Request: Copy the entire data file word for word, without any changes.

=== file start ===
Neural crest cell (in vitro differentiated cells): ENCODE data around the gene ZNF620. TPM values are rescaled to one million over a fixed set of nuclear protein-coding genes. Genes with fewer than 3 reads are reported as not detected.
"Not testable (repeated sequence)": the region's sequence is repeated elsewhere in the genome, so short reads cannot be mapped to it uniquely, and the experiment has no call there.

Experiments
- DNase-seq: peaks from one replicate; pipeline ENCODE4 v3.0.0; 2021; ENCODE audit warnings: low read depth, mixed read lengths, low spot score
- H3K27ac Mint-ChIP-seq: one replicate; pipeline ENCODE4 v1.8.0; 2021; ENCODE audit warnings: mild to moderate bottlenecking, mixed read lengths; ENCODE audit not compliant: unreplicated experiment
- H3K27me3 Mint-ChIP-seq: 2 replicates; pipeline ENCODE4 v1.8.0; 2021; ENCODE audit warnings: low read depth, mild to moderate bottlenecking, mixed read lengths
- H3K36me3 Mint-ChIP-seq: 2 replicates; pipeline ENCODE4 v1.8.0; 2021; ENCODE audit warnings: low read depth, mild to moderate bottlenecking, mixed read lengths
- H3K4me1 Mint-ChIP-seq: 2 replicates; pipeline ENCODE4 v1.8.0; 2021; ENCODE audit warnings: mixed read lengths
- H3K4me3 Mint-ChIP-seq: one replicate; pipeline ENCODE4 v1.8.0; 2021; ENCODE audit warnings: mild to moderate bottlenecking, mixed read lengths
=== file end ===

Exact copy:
Neural crest cell (in vitro differentiated cells): ENCODE data around the gene ZNF620. TPM values are rescaled to one million over a fixed set of nuclear protein-coding genes. Genes with fewer than 3 reads are reported as not detected.
"Not testable (repeated sequence)": the region's sequence is repeated elsewhere in the genome, so short reads cannot be mapped to it uniquely, and the experiment has no call there.

Experiments
- DNase-seq: peaks from one replicate; pipeline ENCODE4 v3.0.0; 2021; ENCODE audit warnings: low read depth, mixed read lengths, low spot score
- H3K27ac Mint-ChIP-seq: one replicate; pipeline ENCODE4 v1.8.0; 2021; ENCODE audit warnings: mild to moderate bottlenecking, mixed read lengths; ENCODE audit not compliant: unreplicated experiment
- H3K27me3 Mint-ChIP-seq: 2 replicates; pipeline ENCODE4 v1.8.0; 2021; ENCODE audit warnings: low read depth, mild to moderate bottlenecking, mixed read lengths
- H3K36me3 Mint-ChIP-seq: 2 replicates; pipeline ENCODE4 v1.8.0; 2021; ENCODE audit warnings: low read depth, mild to moderate bottlenecking, mixed read lengths
- H3K4me1 Mint-ChIP-seq: 2 replicates; pipeline ENCODE4 v1.8.0; 2021; ENCODE audit warnings: mixed read lengths
- H3K4me3 Mint-ChIP-seq: one replicate; pipeline ENCODE4 v1.8.0; 2021; ENCODE audit warnings: mild to moderate bottlenecking, mixed read lengths